By: Kent Engelke | Capitol Securities
There is a small cadre of economists who believe the economy is on the verge of shifting into a higher gear perhaps growing in excess of 4% per annum, the first such occurrence since 2003. In the late 1990s, there were 4 consecutive years of 4% growth
The reasons for this optimistic outlook are tax cuts that increases productive capacity, a freeze and perhaps possible roll back of many onerous regulations enacted over the past 10 years, the number of job openings exceeding the number of job applicants the result of small business formation and finally small business confidence rising to the second highest level ever.
Twenty years ago, during the last era of strong capital spending that enabled the economy to expand at a 4% per annum rate for over 4 years, 90% of all job creation occurred in small businesses defined as companies employing 400 people or less.
During the past 10 years, the two major concerns of small business were regulation and lack of pricing power. Commenting about regulation and the long arm of government, for the first time in history, 2011 marked the first year small businesses stated government, not economic risk, was their greatest fear. It has since remained, but the percentage has dropped considerably.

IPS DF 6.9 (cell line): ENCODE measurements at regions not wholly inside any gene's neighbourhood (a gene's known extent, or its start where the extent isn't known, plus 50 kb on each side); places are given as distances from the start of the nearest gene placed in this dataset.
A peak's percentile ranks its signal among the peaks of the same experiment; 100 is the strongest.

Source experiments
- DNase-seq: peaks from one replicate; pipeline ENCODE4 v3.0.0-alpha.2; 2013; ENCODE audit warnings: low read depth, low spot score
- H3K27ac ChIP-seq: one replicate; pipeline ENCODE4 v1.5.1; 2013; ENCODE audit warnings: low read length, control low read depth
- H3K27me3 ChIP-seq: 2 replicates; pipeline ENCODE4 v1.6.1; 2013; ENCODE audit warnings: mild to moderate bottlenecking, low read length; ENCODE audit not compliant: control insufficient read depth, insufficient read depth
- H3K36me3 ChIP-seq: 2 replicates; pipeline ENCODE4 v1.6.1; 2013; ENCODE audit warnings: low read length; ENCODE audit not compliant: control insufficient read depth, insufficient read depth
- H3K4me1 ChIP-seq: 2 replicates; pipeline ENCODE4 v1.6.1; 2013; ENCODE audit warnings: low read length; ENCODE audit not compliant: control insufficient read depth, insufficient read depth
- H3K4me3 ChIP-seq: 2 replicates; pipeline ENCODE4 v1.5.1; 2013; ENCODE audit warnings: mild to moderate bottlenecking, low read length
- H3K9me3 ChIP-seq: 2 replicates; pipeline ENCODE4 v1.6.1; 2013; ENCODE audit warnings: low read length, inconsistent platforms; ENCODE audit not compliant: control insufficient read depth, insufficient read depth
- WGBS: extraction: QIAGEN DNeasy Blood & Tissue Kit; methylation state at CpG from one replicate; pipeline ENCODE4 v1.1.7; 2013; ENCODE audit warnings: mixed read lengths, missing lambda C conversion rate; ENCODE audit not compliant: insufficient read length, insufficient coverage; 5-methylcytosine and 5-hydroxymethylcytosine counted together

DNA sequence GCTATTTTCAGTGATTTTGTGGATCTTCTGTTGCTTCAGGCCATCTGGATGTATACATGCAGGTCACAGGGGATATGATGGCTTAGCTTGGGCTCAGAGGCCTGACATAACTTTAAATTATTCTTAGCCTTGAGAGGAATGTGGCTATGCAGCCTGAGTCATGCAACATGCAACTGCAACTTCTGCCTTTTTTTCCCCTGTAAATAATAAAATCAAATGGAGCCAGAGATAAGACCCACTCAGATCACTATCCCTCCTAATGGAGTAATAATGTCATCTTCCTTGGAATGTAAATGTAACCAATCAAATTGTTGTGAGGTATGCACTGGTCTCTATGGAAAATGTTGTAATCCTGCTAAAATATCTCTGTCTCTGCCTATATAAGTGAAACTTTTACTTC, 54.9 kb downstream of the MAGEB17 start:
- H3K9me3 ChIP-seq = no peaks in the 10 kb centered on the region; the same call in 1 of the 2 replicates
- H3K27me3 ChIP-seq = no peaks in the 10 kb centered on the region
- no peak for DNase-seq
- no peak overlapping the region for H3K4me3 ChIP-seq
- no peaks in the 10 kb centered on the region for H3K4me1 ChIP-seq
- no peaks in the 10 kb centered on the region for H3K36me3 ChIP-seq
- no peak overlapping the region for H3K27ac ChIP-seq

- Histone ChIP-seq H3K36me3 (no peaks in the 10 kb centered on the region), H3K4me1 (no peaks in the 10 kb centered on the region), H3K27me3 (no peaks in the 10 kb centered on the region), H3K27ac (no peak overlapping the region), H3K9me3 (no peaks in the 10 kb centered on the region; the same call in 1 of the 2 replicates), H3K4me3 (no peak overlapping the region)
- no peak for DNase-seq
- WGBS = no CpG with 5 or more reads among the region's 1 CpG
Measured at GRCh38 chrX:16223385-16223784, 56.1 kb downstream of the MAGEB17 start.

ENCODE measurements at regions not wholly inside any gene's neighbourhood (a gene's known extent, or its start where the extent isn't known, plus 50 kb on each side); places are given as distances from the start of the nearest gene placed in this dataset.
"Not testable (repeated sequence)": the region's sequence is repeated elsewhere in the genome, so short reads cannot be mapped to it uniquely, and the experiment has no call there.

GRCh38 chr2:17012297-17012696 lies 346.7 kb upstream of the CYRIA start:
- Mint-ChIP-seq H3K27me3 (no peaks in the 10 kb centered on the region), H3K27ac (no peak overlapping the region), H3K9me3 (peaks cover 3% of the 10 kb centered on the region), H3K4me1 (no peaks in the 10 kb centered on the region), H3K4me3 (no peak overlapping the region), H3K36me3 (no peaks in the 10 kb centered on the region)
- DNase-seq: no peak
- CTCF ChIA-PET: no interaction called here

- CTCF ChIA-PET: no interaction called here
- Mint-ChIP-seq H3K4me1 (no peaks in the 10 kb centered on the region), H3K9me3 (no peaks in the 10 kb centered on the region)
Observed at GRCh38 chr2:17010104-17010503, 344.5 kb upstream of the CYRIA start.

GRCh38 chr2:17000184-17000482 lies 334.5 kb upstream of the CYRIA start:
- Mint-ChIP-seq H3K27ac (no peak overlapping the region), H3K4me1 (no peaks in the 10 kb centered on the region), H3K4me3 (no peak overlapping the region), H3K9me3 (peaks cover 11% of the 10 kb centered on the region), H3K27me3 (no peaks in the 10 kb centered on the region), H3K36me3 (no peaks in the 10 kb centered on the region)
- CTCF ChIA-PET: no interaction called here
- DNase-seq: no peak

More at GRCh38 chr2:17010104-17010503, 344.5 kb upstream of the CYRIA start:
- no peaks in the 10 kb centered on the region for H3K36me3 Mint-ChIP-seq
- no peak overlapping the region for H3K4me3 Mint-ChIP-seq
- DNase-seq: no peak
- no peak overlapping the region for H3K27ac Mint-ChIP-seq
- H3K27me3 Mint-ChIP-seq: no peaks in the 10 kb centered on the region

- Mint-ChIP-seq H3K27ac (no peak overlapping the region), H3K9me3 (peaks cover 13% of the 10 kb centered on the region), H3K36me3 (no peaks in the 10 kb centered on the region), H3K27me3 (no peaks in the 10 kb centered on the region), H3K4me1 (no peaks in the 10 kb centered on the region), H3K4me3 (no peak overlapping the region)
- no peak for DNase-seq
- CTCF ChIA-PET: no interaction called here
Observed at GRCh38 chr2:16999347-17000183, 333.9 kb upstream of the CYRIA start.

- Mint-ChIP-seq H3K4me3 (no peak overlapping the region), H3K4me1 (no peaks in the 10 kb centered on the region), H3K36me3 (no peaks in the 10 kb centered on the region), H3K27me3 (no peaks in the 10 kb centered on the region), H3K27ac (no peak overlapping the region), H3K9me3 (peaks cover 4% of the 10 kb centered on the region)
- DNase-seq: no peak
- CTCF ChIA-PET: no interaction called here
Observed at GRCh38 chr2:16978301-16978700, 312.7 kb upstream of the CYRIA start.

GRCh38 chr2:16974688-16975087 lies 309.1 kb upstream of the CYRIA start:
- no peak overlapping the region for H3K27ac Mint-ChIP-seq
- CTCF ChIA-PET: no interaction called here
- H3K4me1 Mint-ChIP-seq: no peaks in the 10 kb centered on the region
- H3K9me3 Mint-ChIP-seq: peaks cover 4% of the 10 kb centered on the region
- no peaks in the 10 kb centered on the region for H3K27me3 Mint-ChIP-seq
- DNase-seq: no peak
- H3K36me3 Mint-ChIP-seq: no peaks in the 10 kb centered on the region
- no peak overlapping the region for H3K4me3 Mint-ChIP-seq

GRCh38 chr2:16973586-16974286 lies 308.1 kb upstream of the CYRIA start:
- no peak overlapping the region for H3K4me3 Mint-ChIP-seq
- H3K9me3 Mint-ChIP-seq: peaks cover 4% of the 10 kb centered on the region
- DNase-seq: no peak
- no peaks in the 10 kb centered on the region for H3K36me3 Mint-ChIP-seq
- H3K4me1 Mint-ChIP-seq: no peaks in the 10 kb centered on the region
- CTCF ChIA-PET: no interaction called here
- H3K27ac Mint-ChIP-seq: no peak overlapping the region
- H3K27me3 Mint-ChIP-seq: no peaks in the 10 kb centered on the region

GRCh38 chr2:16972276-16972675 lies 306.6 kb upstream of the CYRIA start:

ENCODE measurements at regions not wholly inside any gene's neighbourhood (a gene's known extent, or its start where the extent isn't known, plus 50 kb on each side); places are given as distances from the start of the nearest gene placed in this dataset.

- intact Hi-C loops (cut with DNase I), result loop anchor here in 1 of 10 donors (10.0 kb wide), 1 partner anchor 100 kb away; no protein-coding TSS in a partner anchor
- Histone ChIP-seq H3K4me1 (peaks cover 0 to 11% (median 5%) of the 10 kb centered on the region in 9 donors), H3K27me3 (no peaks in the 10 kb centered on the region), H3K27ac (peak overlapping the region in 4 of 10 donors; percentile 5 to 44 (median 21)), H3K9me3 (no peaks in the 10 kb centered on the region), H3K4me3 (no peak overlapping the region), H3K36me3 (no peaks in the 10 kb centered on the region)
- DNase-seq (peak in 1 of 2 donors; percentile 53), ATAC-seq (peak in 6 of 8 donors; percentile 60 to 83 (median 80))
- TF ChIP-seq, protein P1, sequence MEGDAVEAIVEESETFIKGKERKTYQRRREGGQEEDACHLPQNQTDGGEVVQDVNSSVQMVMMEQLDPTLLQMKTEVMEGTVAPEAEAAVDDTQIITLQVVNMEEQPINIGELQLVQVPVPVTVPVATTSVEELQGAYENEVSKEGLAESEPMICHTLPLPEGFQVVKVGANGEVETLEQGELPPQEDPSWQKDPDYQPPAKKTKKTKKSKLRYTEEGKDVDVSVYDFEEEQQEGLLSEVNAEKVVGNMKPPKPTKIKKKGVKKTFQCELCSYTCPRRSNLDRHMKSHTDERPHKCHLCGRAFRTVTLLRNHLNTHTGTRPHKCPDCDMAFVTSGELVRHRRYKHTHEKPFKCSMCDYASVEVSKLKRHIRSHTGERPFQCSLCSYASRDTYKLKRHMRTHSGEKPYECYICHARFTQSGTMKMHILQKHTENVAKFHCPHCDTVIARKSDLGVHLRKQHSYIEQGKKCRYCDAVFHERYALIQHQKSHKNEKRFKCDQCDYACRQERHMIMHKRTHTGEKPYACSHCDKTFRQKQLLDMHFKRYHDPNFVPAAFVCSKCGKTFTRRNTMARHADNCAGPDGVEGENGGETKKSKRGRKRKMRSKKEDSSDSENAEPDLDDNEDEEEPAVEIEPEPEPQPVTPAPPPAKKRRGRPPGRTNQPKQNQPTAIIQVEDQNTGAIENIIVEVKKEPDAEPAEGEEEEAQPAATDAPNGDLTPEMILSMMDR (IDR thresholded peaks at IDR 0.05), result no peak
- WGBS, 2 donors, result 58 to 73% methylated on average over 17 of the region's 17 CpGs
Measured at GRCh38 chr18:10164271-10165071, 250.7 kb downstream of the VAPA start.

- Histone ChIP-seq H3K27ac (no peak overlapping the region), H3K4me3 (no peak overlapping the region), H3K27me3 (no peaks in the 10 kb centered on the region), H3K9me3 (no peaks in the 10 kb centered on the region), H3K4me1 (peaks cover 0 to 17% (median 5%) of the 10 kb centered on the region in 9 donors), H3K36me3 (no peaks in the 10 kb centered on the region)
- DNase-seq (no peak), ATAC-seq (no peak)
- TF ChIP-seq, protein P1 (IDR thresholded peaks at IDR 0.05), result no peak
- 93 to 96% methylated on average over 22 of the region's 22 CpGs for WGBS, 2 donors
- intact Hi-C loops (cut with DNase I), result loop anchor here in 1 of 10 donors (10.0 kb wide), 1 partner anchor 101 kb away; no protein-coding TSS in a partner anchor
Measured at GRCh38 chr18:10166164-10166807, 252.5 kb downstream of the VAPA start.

Wow! Perhaps this is the single biggest reason why economic nationalism and populism is sweeping the country; contradicting statements from the educated elite dictating to the electorate in what to believe.
Regarding pricing power, the number of small businesses planning to raise prices is at a 10 year high and a record 35% of small companies are reporting higher compensation.
The two day Federal Reserve meeting concludes at 2:00. All are expecting another 0.25% increase. What comments will the Committee make about expected growth and inflationary pressures? Will any of the remarks resemble those of above?
Commenting about yesterday’s market action, markets were mixed. North Korea was a market nonevent, Brexit is still alive and there was little new on the trade front.
Last night the foreign markets were mixed. London was up 0.46%, Paris was up 0.33% and Frankfurt was up 0.38%. China was down 0.97%, Japan was up 0.38% and Hang Sang was down 1.22%.
The Dow should open firm, but all will focus on the FOMC’s comments as recent inflation statistics have reignited speculation that there could be a total of four increases in 2018. The 10-year is up 2/32 to yield 2.96%.